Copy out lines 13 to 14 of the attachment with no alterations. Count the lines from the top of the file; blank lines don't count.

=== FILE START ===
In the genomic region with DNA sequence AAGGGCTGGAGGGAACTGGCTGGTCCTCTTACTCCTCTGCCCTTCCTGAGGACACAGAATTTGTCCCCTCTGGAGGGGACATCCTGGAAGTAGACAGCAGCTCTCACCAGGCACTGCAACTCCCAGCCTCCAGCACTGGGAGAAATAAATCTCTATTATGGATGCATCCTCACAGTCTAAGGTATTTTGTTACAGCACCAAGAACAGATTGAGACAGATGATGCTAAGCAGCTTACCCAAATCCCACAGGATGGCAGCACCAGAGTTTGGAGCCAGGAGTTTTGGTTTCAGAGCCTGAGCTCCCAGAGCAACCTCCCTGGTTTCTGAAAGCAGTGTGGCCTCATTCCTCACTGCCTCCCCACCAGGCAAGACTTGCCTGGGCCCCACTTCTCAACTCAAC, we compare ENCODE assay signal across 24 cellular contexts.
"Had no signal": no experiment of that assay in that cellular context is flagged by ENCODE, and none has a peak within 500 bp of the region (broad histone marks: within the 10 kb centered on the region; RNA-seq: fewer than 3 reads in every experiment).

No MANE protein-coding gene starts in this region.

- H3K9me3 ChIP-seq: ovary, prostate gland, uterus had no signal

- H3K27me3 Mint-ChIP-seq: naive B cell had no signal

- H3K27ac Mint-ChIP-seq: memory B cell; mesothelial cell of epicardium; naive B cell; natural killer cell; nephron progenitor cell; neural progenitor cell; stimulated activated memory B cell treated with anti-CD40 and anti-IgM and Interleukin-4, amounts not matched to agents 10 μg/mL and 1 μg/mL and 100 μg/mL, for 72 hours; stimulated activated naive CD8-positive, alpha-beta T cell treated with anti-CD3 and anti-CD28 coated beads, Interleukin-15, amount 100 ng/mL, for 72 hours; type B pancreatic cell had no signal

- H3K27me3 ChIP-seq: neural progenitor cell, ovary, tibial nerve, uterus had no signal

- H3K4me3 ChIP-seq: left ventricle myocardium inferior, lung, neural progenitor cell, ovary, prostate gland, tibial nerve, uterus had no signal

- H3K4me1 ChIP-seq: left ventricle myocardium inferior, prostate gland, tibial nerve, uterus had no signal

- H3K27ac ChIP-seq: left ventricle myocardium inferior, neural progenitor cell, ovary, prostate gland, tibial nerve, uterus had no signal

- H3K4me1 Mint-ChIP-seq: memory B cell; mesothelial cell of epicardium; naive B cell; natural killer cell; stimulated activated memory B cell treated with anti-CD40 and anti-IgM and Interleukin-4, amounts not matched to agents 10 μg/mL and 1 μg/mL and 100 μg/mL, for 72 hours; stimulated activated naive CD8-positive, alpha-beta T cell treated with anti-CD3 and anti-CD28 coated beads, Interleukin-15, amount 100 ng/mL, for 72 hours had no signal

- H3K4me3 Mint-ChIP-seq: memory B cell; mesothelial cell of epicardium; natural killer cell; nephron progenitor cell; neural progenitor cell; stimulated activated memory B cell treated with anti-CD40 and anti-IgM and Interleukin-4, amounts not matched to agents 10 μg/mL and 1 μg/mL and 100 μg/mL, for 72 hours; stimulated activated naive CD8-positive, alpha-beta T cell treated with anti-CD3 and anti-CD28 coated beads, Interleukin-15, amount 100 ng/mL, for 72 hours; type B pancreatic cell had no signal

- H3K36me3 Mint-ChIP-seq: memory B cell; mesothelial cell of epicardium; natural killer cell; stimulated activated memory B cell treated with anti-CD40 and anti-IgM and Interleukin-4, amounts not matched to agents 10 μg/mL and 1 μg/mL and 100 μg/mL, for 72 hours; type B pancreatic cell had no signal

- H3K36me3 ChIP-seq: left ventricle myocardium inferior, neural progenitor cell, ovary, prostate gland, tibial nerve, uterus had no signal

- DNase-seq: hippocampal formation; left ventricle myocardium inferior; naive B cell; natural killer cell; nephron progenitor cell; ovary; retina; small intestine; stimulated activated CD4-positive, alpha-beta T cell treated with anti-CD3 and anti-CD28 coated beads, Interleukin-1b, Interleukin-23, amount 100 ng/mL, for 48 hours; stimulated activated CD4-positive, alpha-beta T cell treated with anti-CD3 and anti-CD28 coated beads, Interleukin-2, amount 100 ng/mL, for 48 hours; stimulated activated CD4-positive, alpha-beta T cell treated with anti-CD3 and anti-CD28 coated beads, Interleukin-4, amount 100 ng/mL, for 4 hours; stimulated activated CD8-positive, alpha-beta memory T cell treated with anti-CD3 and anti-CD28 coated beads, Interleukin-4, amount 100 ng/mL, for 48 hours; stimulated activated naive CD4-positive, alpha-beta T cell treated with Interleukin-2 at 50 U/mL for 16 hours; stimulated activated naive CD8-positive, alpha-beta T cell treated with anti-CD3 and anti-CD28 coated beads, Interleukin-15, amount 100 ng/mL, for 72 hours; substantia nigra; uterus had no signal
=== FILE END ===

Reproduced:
- H3K36me3 Mint-ChIP-seq: memory B cell; mesothelial cell of epicardium; natural killer cell; stimulated activated memory B cell treated with anti-CD40 and anti-IgM and Interleukin-4, amounts not matched to agents 10 μg/mL and 1 μg/mL and 100 μg/mL, for 72 hours; type B pancreatic cell had no signal

- H3K36me3 ChIP-seq: left ventricle myocardium inferior, neural progenitor cell, ovary, prostate gland, tibial nerve, uterus had no signal